Supporting competitive markets

12. Competitive markets promote innovation, productivity and growth. By helping to ensure that firms do not engage in anti-competitive behaviour, abuse powerful positions, or merge in circumstances which would foreclose markets, competition law can give confidence to all businesses, large and small, that they will have a genuine opportunity to reach consumers.

13. Lots has changed since the main UK competition legislation (the Competition Act 1998 and the Enterprise Act 2002) was introduced. Smartphones and AI weren’t widely available and online commerce was in its infancy. The European Commission dealt with most of the large, international cases impacting the UK. Since our exit from the EU, the CMA is now responsible for all competition cases impacting the UK and as such we are increasingly dealing with anti-competitive activities and mergers carried out by very large, often global businesses. It is important that these companies face meaningful incentives to co-operate with our investigations. The current financial penalties they risk for not doing so are small compared to their financial resources. Additionally, evidence relevant to CMA investigations is often held on computer servers inside and outside of the UK. Staff increasingly work away from their offices and even outside of the UK. We need to ensure that our investigative powers fully keep pace with these changes.

14. The current rules don’t fit well with this reality and make it harder for us to conduct prompt, flexible and effective competition investigations that deliver the positive impact for people, businesses and the wider economy swiftly. The revisions to the existing competition regime proposed in the Bill have been drafted with the modern high-tech and global business world in mind. They will help ensure that we can obtain the evidence we need as effectively and promptly as possible to stop unlawful conduct, whilst respecting parties’ rights of defence. It will encourage compliance by increasing penalties for firms which obstruct our investigations, and it will also enable us to trial and vary alternative market remedies to limit the potential for harm to UK consumers.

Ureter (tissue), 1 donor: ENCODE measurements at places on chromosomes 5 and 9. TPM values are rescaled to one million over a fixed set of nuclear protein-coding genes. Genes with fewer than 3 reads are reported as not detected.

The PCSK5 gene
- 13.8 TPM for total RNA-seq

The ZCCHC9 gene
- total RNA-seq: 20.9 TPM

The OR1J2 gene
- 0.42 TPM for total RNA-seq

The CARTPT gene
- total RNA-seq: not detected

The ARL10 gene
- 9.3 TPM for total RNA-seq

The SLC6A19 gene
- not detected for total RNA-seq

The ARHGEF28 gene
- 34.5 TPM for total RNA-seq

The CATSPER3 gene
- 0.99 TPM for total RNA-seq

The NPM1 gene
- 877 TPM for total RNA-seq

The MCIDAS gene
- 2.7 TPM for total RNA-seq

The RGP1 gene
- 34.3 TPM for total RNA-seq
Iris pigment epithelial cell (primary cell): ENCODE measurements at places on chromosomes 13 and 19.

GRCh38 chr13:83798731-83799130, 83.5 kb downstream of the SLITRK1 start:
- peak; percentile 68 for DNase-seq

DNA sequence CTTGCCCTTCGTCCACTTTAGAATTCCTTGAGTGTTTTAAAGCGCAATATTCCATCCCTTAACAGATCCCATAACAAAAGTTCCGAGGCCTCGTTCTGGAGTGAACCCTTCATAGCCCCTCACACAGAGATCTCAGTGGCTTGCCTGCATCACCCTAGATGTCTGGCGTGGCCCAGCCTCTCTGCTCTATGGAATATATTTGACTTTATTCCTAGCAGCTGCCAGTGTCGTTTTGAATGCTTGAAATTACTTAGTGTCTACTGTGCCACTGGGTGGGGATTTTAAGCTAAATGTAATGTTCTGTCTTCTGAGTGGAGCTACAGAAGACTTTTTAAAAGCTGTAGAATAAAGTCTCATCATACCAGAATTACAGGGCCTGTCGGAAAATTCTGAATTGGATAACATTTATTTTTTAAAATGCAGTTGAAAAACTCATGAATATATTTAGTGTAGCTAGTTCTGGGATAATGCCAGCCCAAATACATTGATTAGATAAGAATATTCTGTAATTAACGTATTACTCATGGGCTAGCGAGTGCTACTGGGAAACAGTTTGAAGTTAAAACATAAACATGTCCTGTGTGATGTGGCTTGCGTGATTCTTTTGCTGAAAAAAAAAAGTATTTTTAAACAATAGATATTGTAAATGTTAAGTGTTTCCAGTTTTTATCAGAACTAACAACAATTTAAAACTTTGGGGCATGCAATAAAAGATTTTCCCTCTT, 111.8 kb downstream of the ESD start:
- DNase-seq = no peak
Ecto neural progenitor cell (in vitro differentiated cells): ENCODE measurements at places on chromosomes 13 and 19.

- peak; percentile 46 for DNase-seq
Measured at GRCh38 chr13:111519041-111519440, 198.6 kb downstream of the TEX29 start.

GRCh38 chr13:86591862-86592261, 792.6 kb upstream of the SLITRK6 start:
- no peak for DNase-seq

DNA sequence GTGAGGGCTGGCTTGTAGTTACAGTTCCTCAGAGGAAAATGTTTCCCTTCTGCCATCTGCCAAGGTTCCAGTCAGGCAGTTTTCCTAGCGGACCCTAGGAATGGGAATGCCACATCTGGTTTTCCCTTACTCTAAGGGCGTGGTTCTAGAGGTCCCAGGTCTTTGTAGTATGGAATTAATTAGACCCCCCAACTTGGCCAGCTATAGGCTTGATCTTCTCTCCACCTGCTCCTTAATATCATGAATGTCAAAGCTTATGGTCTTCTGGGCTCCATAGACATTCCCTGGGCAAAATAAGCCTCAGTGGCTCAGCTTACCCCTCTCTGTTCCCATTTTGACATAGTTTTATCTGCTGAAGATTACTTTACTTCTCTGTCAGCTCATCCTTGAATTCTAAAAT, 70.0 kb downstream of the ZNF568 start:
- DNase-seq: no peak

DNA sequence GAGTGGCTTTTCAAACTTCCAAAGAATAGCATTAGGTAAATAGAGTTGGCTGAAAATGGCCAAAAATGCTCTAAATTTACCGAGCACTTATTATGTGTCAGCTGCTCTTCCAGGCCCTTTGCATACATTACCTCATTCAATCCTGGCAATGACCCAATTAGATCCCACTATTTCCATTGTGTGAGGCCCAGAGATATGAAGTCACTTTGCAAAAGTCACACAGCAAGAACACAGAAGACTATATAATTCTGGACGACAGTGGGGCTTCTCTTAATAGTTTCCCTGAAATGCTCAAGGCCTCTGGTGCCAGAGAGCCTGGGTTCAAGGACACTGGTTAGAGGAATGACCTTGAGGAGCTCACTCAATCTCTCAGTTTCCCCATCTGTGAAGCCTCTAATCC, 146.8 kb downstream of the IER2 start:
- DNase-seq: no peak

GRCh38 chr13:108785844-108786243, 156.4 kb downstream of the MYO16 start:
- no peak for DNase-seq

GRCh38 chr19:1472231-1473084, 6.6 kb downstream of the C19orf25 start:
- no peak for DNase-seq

15. Updating the merger jurisdictional thresholds will provide us with a more comprehensive and effective basis to review potentially harmful non-horizontal mergers as well as mergers involving a potential competitor. The mergers procedural changes will reduce the length and costs of specific reviews and will increase flexibility in the review process – ensuring that markets remain subject to open and effective competition and continue to attract and reward investment.

Key elements of the Bill

16. The DMCC Bill represents the culmination of years of analysis, consultation and debate and carefully balances the interests of multiple different groups. It is for Parliament to decide the appropriate mix between new powers, existing arrangements and judicial oversight. We would like to highlight three aspects of the Bill we feel are important if the balance of the Bill is to be maintained:

· An appropriate appeals mechanism for digital markets: The Bill proposes that CMA decisions across the regime should be subject to appeal on judicial review. As we outlined in oral evidence to the Committee, the well-established judicial review model provides the opportunity for timely, robust and effective scrutiny of our decision making. Experience has shown that JR is far more than, as some have sought to portray it, a cursory or mere procedural check. It provides a robust and detailed review, both of procedures but also of analytical approach and evaluation of evidence. [8] Importantly, it takes the final decision as the starting point for review. In contrast, our experience of full-merits appeals is that parties seek to turn this into a full re-hearing of the entire case. This has important consequences: